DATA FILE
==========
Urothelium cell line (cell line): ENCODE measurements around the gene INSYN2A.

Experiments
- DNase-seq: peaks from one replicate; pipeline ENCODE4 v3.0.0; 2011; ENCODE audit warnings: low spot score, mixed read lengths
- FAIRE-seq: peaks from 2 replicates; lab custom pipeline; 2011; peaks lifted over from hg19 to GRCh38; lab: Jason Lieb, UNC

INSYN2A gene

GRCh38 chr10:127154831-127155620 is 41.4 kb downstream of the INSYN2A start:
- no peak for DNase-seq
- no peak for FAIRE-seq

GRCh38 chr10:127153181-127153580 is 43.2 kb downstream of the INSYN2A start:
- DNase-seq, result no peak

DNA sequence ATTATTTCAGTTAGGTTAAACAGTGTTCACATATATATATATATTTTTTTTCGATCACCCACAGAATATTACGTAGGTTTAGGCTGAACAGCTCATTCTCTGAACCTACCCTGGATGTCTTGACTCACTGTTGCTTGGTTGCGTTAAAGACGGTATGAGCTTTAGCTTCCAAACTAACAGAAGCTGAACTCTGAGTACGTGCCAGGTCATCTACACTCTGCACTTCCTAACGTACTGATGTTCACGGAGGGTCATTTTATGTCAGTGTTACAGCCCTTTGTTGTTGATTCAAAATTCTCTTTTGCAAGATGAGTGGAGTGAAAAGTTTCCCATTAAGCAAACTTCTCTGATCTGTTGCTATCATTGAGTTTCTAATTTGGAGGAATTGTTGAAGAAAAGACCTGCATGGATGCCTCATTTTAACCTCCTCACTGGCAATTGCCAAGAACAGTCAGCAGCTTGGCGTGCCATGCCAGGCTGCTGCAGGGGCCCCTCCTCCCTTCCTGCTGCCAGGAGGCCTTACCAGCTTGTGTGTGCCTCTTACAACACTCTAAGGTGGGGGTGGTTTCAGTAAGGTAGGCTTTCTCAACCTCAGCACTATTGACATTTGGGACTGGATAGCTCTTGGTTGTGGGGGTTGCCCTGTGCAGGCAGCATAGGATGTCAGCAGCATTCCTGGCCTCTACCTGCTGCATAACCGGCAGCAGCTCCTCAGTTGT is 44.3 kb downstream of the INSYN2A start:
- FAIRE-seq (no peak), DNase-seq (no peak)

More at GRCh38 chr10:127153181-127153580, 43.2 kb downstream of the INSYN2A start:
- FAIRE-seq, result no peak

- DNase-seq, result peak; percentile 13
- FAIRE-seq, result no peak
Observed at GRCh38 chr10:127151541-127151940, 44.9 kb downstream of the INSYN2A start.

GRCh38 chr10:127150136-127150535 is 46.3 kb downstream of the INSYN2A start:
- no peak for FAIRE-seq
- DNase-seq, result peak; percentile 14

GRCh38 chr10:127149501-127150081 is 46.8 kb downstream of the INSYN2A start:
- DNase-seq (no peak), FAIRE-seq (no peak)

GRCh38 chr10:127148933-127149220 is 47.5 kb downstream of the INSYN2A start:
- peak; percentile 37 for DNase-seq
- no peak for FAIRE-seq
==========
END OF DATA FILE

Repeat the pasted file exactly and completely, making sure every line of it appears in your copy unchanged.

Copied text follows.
Urothelium cell line (cell line): ENCODE measurements around the gene INSYN2A.

Experiments
- DNase-seq: peaks from one replicate; pipeline ENCODE4 v3.0.0; 2011; ENCODE audit warnings: low spot score, mixed read lengths
- FAIRE-seq: peaks from 2 replicates; lab custom pipeline; 2011; peaks lifted over from hg19 to GRCh38; lab: Jason Lieb, UNC

INSYN2A gene

GRCh38 chr10:127154831-127155620 is 41.4 kb downstream of the INSYN2A start:
- no peak for DNase-seq
- no peak for FAIRE-seq

GRCh38 chr10:127153181-127153580 is 43.2 kb downstream of the INSYN2A start:
- DNase-seq, result no peak

DNA sequence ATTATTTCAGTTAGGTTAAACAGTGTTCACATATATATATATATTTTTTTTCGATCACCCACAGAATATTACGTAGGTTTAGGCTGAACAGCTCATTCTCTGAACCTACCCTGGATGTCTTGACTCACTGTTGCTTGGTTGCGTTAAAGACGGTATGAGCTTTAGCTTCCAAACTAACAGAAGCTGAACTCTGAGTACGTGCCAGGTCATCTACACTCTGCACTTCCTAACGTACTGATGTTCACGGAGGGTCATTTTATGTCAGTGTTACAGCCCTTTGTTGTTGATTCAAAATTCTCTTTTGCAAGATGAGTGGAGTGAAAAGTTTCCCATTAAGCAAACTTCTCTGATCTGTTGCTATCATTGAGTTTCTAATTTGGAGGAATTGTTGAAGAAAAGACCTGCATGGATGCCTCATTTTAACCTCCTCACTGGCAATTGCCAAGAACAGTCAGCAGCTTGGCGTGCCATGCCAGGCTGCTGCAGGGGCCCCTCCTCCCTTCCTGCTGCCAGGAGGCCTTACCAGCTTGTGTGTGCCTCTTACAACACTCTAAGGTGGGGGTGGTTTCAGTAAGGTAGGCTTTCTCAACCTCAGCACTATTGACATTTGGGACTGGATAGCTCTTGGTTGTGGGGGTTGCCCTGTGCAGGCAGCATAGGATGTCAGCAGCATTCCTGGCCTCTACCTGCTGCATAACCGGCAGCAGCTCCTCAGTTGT is 44.3 kb downstream of the INSYN2A start:
- FAIRE-seq (no peak), DNase-seq (no peak)

More at GRCh38 chr10:127153181-127153580, 43.2 kb downstream of the INSYN2A start:
- FAIRE-seq, result no peak

- DNase-seq, result peak; percentile 13
- FAIRE-seq, result no peak
Observed at GRCh38 chr10:127151541-127151940, 44.9 kb downstream of the INSYN2A start.

GRCh38 chr10:127150136-127150535 is 46.3 kb downstream of the INSYN2A start:
- no peak for FAIRE-seq
- DNase-seq, result peak; percentile 14

GRCh38 chr10:127149501-127150081 is 46.8 kb downstream of the INSYN2A start:
- DNase-seq (no peak), FAIRE-seq (no peak)

GRCh38 chr10:127148933-127149220 is 47.5 kb downstream of the INSYN2A start:
- peak; percentile 37 for DNase-seq
- no peak for FAIRE-seq